Public Utilities Should Get Franchise From Congress – ALVAREZ


To safeguard public interest, Speaker Pantaleon Alvarez has filed a bill requiring private proponents seeking to build, operate and maintain public utilities to secure first a franchise from Congress.

Under House Bill No. 5270, Alvarez proposed amendments to Republic Act No. 6957, as amended by R.A. 7718, otherwise known as “An Act Authorizing the Financing, Construction, Operation and Maintenance of Infrastructure Projects by the Private Sector.”

He noted that under Sec. 5 of R.A. 6957, as amended, the law automatically grants the winning project proponent a franchise to “operate and maintain the facility, including the collection of tolls, fees, rentals and charges.”

“This arrangement, however, has been suspected of serving private interests instead of that of the general public,” Alvarez said.

As an additional safeguard, the bill removes the automatic grant of franchise. Instead, it requires a project proponent to first secure a legislative franchise for public utilities from Congress for it to qualify as a bidder and in order to operate and maintain such facilities, including the collection of fees.

In the case of a build-operate-and-transfer arrangement, the bill provides that the contract shall be awarded to the proponent who, having satisfied the minimum requirements, has submitted the bid that is most advantageous to the government and provides the most favorable terms for the project.

However, when a Filipino contractor submits an equally advantageous bid, with exactly the same price and technical specifications as those of a foreign contractor, the former shall be given preference.

All existing operators must obtain such franchise for public utilities from Congress within one year from the time the proposed law takes effect. Otherwise, the franchises they presently hold shall expire and cease to have any legal effect.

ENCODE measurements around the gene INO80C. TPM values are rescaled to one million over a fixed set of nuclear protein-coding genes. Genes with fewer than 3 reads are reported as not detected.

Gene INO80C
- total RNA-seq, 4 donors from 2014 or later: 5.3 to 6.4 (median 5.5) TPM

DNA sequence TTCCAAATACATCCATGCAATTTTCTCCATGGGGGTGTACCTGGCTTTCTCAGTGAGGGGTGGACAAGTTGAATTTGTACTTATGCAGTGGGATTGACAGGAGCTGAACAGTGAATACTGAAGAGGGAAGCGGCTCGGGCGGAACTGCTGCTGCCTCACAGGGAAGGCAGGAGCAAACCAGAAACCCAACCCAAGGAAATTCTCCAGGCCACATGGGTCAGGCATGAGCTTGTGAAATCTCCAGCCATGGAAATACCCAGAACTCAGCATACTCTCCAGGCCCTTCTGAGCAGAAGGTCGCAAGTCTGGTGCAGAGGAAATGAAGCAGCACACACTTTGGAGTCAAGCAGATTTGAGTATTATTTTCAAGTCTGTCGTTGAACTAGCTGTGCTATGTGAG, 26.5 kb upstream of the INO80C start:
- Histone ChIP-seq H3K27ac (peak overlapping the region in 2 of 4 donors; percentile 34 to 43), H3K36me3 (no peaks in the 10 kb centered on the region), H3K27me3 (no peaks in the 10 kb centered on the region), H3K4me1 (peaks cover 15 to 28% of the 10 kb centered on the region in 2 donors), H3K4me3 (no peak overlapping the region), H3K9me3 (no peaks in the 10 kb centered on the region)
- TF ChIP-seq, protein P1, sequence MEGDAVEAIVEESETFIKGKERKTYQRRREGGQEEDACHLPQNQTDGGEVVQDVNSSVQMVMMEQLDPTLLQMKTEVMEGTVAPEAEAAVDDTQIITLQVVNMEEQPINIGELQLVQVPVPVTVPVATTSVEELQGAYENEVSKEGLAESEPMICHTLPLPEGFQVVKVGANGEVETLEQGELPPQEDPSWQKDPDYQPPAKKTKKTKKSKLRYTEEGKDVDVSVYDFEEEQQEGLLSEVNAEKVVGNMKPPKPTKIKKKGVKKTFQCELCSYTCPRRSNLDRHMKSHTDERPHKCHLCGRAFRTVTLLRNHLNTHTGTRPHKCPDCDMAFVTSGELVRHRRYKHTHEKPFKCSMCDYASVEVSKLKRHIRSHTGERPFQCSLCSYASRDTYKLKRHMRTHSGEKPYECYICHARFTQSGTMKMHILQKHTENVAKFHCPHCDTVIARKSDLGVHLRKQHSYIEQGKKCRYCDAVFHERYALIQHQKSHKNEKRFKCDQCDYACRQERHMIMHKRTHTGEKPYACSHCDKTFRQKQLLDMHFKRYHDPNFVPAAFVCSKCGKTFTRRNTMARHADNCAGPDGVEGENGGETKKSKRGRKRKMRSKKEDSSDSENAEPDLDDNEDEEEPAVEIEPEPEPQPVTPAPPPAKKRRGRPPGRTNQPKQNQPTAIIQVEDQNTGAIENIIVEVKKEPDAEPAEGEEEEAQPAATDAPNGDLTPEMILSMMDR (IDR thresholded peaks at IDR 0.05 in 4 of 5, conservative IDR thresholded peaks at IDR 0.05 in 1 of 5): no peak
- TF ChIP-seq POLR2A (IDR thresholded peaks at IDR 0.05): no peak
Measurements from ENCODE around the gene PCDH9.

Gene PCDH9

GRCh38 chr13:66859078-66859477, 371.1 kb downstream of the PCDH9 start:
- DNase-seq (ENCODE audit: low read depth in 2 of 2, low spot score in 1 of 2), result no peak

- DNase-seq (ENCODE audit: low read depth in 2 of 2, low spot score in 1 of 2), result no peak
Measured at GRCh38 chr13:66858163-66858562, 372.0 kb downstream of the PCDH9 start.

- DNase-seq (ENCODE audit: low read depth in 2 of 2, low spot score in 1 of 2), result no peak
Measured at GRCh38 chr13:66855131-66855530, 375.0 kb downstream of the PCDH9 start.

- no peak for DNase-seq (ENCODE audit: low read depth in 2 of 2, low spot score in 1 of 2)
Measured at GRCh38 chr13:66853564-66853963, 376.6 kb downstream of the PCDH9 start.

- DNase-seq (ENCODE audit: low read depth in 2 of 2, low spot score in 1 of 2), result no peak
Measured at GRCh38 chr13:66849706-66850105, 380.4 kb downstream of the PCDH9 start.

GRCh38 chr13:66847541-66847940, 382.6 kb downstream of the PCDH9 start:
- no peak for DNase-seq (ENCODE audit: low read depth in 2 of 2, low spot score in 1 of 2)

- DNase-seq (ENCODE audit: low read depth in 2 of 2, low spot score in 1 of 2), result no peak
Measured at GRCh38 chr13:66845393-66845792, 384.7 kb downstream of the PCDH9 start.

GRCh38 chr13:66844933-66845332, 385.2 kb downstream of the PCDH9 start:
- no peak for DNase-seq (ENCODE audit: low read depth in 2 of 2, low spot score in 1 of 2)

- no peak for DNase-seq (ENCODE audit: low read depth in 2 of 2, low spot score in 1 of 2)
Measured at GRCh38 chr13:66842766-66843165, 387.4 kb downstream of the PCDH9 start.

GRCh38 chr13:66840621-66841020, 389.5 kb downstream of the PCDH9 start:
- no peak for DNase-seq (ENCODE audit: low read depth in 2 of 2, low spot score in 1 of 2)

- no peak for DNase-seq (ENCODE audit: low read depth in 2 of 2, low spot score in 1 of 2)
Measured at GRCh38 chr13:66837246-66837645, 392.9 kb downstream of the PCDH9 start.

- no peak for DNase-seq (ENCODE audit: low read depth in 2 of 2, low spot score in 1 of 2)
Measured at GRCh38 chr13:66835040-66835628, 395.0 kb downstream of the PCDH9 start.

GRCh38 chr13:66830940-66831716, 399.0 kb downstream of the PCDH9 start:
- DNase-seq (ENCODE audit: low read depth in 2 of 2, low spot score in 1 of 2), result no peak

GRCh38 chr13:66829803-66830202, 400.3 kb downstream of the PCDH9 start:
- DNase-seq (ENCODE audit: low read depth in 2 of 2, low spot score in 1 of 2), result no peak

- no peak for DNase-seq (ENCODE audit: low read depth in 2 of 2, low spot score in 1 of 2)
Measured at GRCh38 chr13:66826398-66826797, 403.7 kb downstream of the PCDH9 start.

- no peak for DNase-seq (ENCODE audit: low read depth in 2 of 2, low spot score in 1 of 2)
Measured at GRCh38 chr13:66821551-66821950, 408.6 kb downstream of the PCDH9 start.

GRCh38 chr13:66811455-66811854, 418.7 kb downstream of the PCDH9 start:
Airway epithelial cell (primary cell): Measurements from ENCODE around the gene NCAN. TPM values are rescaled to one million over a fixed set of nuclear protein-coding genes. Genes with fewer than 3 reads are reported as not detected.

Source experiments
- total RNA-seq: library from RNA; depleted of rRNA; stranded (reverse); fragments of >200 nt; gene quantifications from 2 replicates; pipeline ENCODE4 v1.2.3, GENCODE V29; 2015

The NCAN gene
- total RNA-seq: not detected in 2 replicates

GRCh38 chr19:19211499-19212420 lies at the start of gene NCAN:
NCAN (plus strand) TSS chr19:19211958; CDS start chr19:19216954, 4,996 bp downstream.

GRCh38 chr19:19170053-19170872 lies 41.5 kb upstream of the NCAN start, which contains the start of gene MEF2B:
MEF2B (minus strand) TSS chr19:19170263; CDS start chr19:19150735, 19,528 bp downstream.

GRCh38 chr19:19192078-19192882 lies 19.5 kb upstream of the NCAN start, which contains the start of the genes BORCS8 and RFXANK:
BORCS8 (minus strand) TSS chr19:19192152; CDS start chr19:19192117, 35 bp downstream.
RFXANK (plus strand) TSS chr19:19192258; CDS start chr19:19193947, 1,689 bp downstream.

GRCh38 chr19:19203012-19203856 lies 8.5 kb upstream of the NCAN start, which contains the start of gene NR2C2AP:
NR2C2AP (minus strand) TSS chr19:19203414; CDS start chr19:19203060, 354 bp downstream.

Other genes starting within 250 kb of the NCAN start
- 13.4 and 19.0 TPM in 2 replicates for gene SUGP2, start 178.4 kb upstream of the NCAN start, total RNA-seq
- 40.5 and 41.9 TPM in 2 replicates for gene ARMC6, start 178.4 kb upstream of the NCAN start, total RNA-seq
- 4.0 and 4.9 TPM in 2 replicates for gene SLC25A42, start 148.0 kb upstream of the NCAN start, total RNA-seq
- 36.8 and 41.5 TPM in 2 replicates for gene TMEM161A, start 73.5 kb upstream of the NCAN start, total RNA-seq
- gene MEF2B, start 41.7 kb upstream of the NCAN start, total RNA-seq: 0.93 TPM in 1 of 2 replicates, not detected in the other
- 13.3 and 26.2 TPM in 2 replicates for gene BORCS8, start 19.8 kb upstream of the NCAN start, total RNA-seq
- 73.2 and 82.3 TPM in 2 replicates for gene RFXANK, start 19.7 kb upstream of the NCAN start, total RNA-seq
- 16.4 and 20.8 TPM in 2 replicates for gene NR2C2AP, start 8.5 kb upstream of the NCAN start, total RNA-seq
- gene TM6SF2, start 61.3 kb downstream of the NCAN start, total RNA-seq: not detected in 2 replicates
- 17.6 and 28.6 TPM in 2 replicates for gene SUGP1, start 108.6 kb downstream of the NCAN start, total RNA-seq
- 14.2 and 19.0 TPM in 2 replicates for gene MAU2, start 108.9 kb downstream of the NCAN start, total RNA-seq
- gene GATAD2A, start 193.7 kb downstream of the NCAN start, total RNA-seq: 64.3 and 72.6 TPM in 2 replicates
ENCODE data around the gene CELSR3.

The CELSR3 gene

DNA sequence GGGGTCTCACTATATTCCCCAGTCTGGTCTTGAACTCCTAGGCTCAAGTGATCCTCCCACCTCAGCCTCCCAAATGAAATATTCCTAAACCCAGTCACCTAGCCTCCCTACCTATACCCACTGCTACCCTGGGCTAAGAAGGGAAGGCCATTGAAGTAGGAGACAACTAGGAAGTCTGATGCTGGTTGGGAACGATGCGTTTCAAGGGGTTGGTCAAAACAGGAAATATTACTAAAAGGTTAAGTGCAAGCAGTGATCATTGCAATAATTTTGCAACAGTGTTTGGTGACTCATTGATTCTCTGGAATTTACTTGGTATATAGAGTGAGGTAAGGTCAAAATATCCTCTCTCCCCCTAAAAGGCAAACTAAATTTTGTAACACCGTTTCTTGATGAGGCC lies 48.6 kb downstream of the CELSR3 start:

The legislative franchises for public utilities shall be subject to amendment, alteration or repeal by Congress, when the common good requires it.

Likewise, the bill limits the term of such franchises for 25-years, subject to a renewal.

Earlier, Alvarez warned the Department of Transportation not to push through with the intended bidding for the development, operations and maintenance of five unbundled airport projects, namely Bacolod-Silay, Davao, Iloilo, Laguindingan, and New Bohol (Panglao) under the Public-Private Partnership (PPP) scheme.

He said these PPP deals looks disadvantageous to the government as winning bidders will operate the airports for 35 years when most of these have already been built using government funds and need only improvements.

In contrast, Alvarez noted that in similar airport projects in the past, when winning bidders had to start from zero, the National Economic Development Authority (NEDA) determined that 25 years would be enough for recovery of investments with profit.


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